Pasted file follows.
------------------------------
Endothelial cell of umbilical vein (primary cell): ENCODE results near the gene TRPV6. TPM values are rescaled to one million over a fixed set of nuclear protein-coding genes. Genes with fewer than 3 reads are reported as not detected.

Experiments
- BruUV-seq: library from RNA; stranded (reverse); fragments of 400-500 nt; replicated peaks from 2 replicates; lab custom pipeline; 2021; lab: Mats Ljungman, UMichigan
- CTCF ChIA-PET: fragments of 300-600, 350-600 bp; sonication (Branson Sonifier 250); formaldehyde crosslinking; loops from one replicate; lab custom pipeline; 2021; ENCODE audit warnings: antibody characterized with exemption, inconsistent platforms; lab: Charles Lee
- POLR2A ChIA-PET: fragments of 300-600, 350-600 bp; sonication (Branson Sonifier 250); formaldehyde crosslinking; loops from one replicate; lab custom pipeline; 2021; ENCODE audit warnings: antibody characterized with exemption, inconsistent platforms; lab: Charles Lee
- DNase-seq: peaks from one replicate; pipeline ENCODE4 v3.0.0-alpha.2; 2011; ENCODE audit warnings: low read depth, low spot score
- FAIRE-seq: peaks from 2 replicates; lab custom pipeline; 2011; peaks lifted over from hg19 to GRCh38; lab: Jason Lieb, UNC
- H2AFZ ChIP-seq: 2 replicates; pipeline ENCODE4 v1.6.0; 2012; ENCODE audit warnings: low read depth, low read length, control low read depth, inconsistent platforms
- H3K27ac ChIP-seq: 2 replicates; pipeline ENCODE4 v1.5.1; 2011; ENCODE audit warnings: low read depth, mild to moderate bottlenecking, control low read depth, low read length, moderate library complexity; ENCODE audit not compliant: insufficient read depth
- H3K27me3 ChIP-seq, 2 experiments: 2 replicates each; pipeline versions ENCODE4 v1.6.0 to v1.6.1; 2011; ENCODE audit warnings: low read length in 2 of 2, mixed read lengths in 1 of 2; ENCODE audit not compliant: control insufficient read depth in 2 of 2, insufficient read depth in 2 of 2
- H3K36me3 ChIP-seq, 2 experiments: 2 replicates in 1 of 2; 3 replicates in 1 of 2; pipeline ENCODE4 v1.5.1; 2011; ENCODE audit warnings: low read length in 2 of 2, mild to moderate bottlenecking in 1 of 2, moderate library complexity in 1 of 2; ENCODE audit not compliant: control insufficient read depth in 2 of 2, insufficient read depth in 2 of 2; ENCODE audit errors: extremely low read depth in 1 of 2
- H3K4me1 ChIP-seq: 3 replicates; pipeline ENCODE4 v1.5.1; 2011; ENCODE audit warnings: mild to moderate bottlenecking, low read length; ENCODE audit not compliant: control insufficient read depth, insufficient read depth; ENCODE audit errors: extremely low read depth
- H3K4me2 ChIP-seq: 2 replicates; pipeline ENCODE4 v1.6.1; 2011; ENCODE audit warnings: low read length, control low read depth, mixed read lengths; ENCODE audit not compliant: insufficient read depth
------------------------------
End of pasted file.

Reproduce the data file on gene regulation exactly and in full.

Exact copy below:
Endothelial cell of umbilical vein (primary cell): ENCODE results near the gene TRPV6. TPM values are rescaled to one million over a fixed set of nuclear protein-coding genes. Genes with fewer than 3 reads are reported as not detected.

Experiments
- BruUV-seq: library from RNA; stranded (reverse); fragments of 400-500 nt; replicated peaks from 2 replicates; lab custom pipeline; 2021; lab: Mats Ljungman, UMichigan
- CTCF ChIA-PET: fragments of 300-600, 350-600 bp; sonication (Branson Sonifier 250); formaldehyde crosslinking; loops from one replicate; lab custom pipeline; 2021; ENCODE audit warnings: antibody characterized with exemption, inconsistent platforms; lab: Charles Lee
- POLR2A ChIA-PET: fragments of 300-600, 350-600 bp; sonication (Branson Sonifier 250); formaldehyde crosslinking; loops from one replicate; lab custom pipeline; 2021; ENCODE audit warnings: antibody characterized with exemption, inconsistent platforms; lab: Charles Lee
- DNase-seq: peaks from one replicate; pipeline ENCODE4 v3.0.0-alpha.2; 2011; ENCODE audit warnings: low read depth, low spot score
- FAIRE-seq: peaks from 2 replicates; lab custom pipeline; 2011; peaks lifted over from hg19 to GRCh38; lab: Jason Lieb, UNC
- H2AFZ ChIP-seq: 2 replicates; pipeline ENCODE4 v1.6.0; 2012; ENCODE audit warnings: low read depth, low read length, control low read depth, inconsistent platforms
- H3K27ac ChIP-seq: 2 replicates; pipeline ENCODE4 v1.5.1; 2011; ENCODE audit warnings: low read depth, mild to moderate bottlenecking, control low read depth, low read length, moderate library complexity; ENCODE audit not compliant: insufficient read depth
- H3K27me3 ChIP-seq, 2 experiments: 2 replicates each; pipeline versions ENCODE4 v1.6.0 to v1.6.1; 2011; ENCODE audit warnings: low read length in 2 of 2, mixed read lengths in 1 of 2; ENCODE audit not compliant: control insufficient read depth in 2 of 2, insufficient read depth in 2 of 2
- H3K36me3 ChIP-seq, 2 experiments: 2 replicates in 1 of 2; 3 replicates in 1 of 2; pipeline ENCODE4 v1.5.1; 2011; ENCODE audit warnings: low read length in 2 of 2, mild to moderate bottlenecking in 1 of 2, moderate library complexity in 1 of 2; ENCODE audit not compliant: control insufficient read depth in 2 of 2, insufficient read depth in 2 of 2; ENCODE audit errors: extremely low read depth in 1 of 2
- H3K4me1 ChIP-seq: 3 replicates; pipeline ENCODE4 v1.5.1; 2011; ENCODE audit warnings: mild to moderate bottlenecking, low read length; ENCODE audit not compliant: control insufficient read depth, insufficient read depth; ENCODE audit errors: extremely low read depth
- H3K4me2 ChIP-seq: 2 replicates; pipeline ENCODE4 v1.6.1; 2011; ENCODE audit warnings: low read length, control low read depth, mixed read lengths; ENCODE audit not compliant: insufficient read depth